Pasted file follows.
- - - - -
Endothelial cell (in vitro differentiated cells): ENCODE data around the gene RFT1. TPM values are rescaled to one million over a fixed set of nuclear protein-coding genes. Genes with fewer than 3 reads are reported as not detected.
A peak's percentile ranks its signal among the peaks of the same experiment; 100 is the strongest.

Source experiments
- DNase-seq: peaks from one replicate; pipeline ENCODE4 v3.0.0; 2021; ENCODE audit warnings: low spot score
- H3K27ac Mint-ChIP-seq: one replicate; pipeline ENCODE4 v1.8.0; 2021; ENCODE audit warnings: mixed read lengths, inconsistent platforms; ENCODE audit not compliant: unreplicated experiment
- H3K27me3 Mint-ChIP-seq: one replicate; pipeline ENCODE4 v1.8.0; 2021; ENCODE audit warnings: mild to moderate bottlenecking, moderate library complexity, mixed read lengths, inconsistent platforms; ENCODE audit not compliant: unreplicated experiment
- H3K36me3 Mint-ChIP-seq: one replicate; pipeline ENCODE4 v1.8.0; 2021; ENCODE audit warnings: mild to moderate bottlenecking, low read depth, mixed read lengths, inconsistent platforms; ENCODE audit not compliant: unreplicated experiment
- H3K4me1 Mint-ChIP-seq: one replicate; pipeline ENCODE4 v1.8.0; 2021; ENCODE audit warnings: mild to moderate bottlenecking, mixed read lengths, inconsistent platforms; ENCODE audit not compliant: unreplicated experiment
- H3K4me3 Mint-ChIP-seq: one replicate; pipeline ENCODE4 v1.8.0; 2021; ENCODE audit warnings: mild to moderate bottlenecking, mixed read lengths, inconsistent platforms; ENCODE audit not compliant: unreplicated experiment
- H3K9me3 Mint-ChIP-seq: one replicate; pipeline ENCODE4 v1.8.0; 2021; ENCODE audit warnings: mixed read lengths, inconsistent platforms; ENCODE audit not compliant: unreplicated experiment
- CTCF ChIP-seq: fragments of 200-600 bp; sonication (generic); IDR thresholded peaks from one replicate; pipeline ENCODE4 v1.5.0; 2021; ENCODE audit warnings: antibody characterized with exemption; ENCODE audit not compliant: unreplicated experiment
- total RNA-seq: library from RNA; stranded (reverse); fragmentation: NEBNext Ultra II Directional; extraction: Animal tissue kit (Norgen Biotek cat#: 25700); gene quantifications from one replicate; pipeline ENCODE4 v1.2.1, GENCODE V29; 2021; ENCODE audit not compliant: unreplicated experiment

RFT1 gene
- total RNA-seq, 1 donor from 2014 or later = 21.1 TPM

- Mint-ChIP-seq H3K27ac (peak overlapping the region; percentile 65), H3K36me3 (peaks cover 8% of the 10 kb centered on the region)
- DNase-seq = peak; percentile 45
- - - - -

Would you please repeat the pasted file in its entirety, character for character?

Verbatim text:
Endothelial cell (in vitro differentiated cells): ENCODE data around the gene RFT1. TPM values are rescaled to one million over a fixed set of nuclear protein-coding genes. Genes with fewer than 3 reads are reported as not detected.
A peak's percentile ranks its signal among the peaks of the same experiment; 100 is the strongest.

Source experiments
- DNase-seq: peaks from one replicate; pipeline ENCODE4 v3.0.0; 2021; ENCODE audit warnings: low spot score
- H3K27ac Mint-ChIP-seq: one replicate; pipeline ENCODE4 v1.8.0; 2021; ENCODE audit warnings: mixed read lengths, inconsistent platforms; ENCODE audit not compliant: unreplicated experiment
- H3K27me3 Mint-ChIP-seq: one replicate; pipeline ENCODE4 v1.8.0; 2021; ENCODE audit warnings: mild to moderate bottlenecking, moderate library complexity, mixed read lengths, inconsistent platforms; ENCODE audit not compliant: unreplicated experiment
- H3K36me3 Mint-ChIP-seq: one replicate; pipeline ENCODE4 v1.8.0; 2021; ENCODE audit warnings: mild to moderate bottlenecking, low read depth, mixed read lengths, inconsistent platforms; ENCODE audit not compliant: unreplicated experiment
- H3K4me1 Mint-ChIP-seq: one replicate; pipeline ENCODE4 v1.8.0; 2021; ENCODE audit warnings: mild to moderate bottlenecking, mixed read lengths, inconsistent platforms; ENCODE audit not compliant: unreplicated experiment
- H3K4me3 Mint-ChIP-seq: one replicate; pipeline ENCODE4 v1.8.0; 2021; ENCODE audit warnings: mild to moderate bottlenecking, mixed read lengths, inconsistent platforms; ENCODE audit not compliant: unreplicated experiment
- H3K9me3 Mint-ChIP-seq: one replicate; pipeline ENCODE4 v1.8.0; 2021; ENCODE audit warnings: mixed read lengths, inconsistent platforms; ENCODE audit not compliant: unreplicated experiment
- CTCF ChIP-seq: fragments of 200-600 bp; sonication (generic); IDR thresholded peaks from one replicate; pipeline ENCODE4 v1.5.0; 2021; ENCODE audit warnings: antibody characterized with exemption; ENCODE audit not compliant: unreplicated experiment
- total RNA-seq: library from RNA; stranded (reverse); fragmentation: NEBNext Ultra II Directional; extraction: Animal tissue kit (Norgen Biotek cat#: 25700); gene quantifications from one replicate; pipeline ENCODE4 v1.2.1, GENCODE V29; 2021; ENCODE audit not compliant: unreplicated experiment

RFT1 gene
- total RNA-seq, 1 donor from 2014 or later = 21.1 TPM

- Mint-ChIP-seq H3K27ac (peak overlapping the region; percentile 65), H3K36me3 (peaks cover 8% of the 10 kb centered on the region)
- DNase-seq = peak; percentile 45